University of Edinburgh
 

Video Analysis Workshop (with pupils with multiple disabilities and visual impairment)

Presented on 31 January 2008

Guidelines for the use of the observation sheet

The functions of language and communication

The functions of language or communication are written down the left-hand side of the observation sheet. Each peice of behaviour should be recorded under one of these categories, but keep an open mind and record anything which does not seem to fit under 'other' - these are not rules but guidelines. Recording these categories will require interpretation, on the part of the observer, or the child's intentions. Be as objective as possible.

  • Attention
    Attention refers to the child's attempts to draw attention to himself.
  • Request
    The child requests an object, person or action by reaching towards, pointing, miming or otherwise indicating his desire.
  • Give
    The child gives an object to the adult.
  • Rejection
    The child expresses his dislike or rejection of an object, person or action.
  • Finish
    Refers to the child's desire for the interaction or activity to end.
  • Pleasure
    The child's expressions of pleasure or recognition of a favourite person or object.
  • Conversational
    Refer to the child's attempts to maintain a shared interaction by turn-taking.
  • Feelings
    Any expressions of feelings other than like or dislike.
  • Imitation
    Refers to attempts by the child to imitate actions or sounds initiated by the adult.
  • Other
    Any other behaviours which do not fit into the above categories.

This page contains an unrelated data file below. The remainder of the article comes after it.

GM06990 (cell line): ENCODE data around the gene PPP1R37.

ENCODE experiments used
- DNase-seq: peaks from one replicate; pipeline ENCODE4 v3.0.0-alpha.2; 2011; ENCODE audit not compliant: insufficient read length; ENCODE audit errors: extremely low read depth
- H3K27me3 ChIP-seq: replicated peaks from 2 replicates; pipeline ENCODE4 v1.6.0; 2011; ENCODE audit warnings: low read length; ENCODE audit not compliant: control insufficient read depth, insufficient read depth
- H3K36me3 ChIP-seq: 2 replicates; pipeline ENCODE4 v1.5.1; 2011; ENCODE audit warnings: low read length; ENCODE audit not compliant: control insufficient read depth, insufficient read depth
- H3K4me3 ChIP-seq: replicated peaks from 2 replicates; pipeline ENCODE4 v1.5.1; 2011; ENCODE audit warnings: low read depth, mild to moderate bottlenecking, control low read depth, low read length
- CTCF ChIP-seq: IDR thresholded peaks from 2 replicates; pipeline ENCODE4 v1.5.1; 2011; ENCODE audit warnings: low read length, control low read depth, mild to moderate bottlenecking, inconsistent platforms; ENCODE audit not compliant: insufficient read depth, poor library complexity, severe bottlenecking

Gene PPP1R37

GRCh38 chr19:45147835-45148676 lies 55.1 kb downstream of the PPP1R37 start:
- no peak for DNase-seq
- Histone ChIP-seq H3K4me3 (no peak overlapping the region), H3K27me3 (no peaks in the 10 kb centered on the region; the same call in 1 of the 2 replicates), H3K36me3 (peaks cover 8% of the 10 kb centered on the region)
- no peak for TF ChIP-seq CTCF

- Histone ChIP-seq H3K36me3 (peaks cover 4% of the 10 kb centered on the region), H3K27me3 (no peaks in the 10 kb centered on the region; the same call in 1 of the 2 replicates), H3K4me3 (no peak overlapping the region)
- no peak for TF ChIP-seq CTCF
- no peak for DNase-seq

Categories for describing non-verbal behaviour

Thesse categories have been described as 'message related movements' or 'channels' of communication. They should be used in the description of what the child did.

  • Whole body movement - a whole body gesture.
  • Gesture - a gesture can be made with any body part. (This section may include personal or cultural gestures such as waving goodbye.)
  • Body posture - turning away, leaning towards, etc.
  • Eye contact - a child with peripheral vision may make eye contact with his face turned away.
  • Facial expression - anger, fear, surprise, sadness, etc.
  • Proxemics - use of personal space, eg; sitting near to.
  • Touch - making contact to convey a message.
  • Vocalisation - this section may include sounds or vocalisations.

Observation procedure

Watch the video through, then return to the beginning and run through, stopping the video after each segment of behaviour observed. It will be necessary to stop and start the video or rewind in order to fully record the interaction. It is unrealistic to try to write down absolutely everything. Try to pick out the most significant parts of the interaction. Record as fully and as objectively as you can what is actually happening.

Using Form 1, record these segments in the box which relates to the function of language or communication observed. The boxes do not denote any particular length of time. Record each segment in a linear fashion across the page so as to show the order in which things happened. Use another sheet if necessary. Write the initials of they type of behaviour observed (eg; PG for Personal Gesture), then describe what actually occurred. This gives a picture of what the child did and why. The 'why' relates to which function of language or communication the child was observed to be using.

Use Form 2 as a way of summarising each segment of behaviour observed. Look first for the function of language expressed, then move along from left to right of the page, ticking each form of non-verbal behaviour which was used in that expression. When completed, this sheet gives a picture of the spread of behaviours used.